Thanks to some other info I've picked up on this board I've got two books on their way to me one is Brian Butko's Greetings from the Lincoln Hightway and the other The Lincoln Highway: Coast to coast by M. Wallis. Does anyone know if there are maps included in either of these that I would be able to use for the trip. If not, any ideas where I could get one?

 

Many thanks Rob.

 

Mike,

 

I admit to the same “misdemeanor”…… and I have wondered what the rental folks would do if they caught me on some dirt road…..take the SUV away? But I thought for the sake of full disclosure I would point it out. It is in the fine print in the rental contracts I have seen.

 

I enjoy the back roads of the west, and the dirt sections of the Lincoln in Utah and eastern Nevada certainly aren’t the most remote. And the real “danger” to life and limb is limited…..but for my money it doesn’t make sense to undertake that kind of winter trip in one vehicle.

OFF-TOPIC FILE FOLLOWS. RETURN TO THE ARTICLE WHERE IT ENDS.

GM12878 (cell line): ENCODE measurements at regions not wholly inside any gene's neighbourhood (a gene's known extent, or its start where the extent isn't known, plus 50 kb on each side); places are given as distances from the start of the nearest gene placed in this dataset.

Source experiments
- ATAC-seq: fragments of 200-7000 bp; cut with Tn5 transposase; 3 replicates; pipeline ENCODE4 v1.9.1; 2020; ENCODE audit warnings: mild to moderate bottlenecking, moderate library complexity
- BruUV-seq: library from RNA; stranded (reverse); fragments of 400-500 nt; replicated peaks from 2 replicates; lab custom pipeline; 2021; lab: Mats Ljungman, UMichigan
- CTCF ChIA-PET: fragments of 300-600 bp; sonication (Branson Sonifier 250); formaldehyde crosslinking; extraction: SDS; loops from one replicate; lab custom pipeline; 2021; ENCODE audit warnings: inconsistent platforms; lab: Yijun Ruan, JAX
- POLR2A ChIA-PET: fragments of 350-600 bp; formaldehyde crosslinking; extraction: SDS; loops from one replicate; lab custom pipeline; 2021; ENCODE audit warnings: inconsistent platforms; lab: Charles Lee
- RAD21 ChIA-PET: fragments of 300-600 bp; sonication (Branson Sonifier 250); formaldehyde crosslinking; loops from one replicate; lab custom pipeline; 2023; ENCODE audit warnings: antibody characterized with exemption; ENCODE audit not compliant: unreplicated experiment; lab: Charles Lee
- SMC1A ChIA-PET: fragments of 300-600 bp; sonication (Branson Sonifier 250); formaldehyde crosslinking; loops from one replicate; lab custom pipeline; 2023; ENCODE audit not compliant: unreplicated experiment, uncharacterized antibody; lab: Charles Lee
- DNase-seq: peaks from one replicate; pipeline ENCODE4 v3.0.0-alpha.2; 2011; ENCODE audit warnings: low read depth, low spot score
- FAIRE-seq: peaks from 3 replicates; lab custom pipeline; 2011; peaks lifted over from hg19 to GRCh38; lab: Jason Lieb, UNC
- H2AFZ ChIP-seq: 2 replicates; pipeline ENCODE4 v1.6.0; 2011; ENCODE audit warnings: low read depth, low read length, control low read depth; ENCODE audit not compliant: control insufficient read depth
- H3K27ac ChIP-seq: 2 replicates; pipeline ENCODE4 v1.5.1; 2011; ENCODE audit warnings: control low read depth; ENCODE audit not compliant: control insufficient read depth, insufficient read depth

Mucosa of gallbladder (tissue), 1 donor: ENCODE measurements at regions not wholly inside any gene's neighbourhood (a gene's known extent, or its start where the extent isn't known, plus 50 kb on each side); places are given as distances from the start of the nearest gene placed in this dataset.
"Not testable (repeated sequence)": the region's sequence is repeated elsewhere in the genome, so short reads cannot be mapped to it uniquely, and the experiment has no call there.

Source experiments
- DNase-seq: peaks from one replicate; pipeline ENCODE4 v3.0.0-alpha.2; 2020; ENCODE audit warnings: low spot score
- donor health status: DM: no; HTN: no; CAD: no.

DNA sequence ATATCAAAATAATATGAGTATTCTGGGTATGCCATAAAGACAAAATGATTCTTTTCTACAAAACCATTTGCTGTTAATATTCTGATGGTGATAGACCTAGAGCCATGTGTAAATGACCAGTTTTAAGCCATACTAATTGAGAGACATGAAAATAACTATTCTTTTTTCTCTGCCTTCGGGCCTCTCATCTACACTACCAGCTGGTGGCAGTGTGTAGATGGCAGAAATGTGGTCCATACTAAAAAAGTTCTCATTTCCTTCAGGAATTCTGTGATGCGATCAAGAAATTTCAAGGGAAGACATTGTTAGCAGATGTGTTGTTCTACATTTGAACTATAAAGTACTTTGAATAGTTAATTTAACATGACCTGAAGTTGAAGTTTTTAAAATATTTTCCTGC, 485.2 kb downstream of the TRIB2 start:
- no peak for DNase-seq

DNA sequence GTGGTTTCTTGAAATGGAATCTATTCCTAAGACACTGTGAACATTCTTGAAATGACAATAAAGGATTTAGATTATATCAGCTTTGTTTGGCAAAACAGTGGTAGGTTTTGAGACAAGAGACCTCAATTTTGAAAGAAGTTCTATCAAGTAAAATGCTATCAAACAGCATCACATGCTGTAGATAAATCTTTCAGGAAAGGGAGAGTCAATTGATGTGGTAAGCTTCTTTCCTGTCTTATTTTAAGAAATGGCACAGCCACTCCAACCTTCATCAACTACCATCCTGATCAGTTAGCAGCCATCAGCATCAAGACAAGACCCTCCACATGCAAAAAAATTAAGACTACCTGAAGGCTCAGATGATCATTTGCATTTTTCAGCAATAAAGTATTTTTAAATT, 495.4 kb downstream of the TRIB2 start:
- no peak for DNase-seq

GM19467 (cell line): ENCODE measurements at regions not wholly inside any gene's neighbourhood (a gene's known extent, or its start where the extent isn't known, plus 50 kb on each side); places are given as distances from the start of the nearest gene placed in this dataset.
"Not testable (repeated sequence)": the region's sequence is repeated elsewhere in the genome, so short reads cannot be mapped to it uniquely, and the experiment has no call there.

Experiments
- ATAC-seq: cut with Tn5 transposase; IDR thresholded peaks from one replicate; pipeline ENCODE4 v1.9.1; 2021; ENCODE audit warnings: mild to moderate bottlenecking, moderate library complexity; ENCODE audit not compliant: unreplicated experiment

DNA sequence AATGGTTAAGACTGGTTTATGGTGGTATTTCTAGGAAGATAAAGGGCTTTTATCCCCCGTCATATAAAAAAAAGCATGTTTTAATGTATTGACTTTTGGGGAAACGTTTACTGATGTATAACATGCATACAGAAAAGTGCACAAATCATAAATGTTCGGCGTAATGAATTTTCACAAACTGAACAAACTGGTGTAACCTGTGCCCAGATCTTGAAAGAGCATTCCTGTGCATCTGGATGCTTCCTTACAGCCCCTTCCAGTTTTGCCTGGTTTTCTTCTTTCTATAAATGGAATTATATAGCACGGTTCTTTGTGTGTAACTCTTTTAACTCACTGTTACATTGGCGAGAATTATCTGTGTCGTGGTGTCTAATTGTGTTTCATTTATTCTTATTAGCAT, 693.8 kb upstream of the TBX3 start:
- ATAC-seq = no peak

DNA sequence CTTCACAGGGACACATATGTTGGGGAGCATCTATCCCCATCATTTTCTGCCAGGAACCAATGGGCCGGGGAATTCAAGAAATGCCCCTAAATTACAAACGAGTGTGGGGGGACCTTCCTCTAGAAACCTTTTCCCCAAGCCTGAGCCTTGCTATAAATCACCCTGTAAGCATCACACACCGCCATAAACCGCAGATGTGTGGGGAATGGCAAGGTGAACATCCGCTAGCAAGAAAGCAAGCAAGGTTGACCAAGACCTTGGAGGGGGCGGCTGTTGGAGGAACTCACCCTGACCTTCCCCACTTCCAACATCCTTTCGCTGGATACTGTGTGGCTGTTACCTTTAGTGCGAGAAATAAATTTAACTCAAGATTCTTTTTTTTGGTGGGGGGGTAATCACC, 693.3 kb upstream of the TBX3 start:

Rob,

 

Did you say Wimp? I’d say you are being prudent! I have been angrily scorned and shouted at by ranchers for being a damn fool because I was stuck in mud, and tearing up their road besides…..and that is a lot worse than being prudent.

 

And did I hear maps….OMG! My middle name is Maps!

 

One man’s map is another’s fly swatter, so let me offer a few suggestions. I am reasonably confident that the Lincoln Highway Association now has the full highway on a CD….at least that was their plan. I would contact them.